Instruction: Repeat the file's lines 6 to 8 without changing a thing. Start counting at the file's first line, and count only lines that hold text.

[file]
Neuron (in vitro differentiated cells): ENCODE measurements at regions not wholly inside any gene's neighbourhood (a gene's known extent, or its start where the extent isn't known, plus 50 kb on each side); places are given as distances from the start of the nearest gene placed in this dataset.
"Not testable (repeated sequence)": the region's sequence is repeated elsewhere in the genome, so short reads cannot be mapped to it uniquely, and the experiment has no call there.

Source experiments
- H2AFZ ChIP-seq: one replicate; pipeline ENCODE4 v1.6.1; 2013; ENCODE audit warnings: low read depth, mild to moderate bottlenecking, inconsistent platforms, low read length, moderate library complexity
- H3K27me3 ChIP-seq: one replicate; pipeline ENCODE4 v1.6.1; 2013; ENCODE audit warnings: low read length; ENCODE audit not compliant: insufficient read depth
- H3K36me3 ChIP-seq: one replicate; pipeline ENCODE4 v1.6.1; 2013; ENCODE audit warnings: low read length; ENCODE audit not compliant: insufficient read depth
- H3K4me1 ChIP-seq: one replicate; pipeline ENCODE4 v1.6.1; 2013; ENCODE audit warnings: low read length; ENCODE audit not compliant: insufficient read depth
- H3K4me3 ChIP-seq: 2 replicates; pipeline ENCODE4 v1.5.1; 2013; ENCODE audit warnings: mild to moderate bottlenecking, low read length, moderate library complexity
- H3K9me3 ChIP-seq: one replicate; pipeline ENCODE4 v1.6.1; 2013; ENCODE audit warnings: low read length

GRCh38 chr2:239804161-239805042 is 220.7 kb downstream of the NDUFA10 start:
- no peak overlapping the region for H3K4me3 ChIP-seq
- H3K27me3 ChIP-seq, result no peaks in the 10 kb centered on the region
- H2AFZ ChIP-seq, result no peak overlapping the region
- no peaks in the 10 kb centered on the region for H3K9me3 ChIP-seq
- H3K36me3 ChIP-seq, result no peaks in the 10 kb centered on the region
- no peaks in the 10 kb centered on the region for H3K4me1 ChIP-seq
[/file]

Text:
- H3K36me3 ChIP-seq: one replicate; pipeline ENCODE4 v1.6.1; 2013; ENCODE audit warnings: low read length; ENCODE audit not compliant: insufficient read depth
- H3K4me1 ChIP-seq: one replicate; pipeline ENCODE4 v1.6.1; 2013; ENCODE audit warnings: low read length; ENCODE audit not compliant: insufficient read depth
- H3K4me3 ChIP-seq: 2 replicates; pipeline ENCODE4 v1.5.1; 2013; ENCODE audit warnings: mild to moderate bottlenecking, low read length, moderate library complexity